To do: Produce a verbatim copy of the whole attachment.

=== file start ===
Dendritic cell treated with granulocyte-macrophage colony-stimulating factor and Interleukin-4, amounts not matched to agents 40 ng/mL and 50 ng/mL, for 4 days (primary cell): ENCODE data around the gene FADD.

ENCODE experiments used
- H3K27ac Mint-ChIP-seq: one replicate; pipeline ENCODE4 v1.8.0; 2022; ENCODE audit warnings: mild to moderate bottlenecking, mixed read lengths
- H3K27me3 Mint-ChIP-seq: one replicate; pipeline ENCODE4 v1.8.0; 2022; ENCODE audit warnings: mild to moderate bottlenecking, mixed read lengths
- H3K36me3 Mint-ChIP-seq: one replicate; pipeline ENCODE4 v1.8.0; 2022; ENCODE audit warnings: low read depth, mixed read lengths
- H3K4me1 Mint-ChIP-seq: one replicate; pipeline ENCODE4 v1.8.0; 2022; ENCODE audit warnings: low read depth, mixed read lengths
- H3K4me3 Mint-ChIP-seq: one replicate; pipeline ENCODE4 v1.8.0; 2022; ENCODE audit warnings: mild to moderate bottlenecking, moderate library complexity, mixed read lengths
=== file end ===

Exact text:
Dendritic cell treated with granulocyte-macrophage colony-stimulating factor and Interleukin-4, amounts not matched to agents 40 ng/mL and 50 ng/mL, for 4 days (primary cell): ENCODE data around the gene FADD.

ENCODE experiments used
- H3K27ac Mint-ChIP-seq: one replicate; pipeline ENCODE4 v1.8.0; 2022; ENCODE audit warnings: mild to moderate bottlenecking, mixed read lengths
- H3K27me3 Mint-ChIP-seq: one replicate; pipeline ENCODE4 v1.8.0; 2022; ENCODE audit warnings: mild to moderate bottlenecking, mixed read lengths
- H3K36me3 Mint-ChIP-seq: one replicate; pipeline ENCODE4 v1.8.0; 2022; ENCODE audit warnings: low read depth, mixed read lengths
- H3K4me1 Mint-ChIP-seq: one replicate; pipeline ENCODE4 v1.8.0; 2022; ENCODE audit warnings: low read depth, mixed read lengths
- H3K4me3 Mint-ChIP-seq: one replicate; pipeline ENCODE4 v1.8.0; 2022; ENCODE audit warnings: mild to moderate bottlenecking, moderate library complexity, mixed read lengths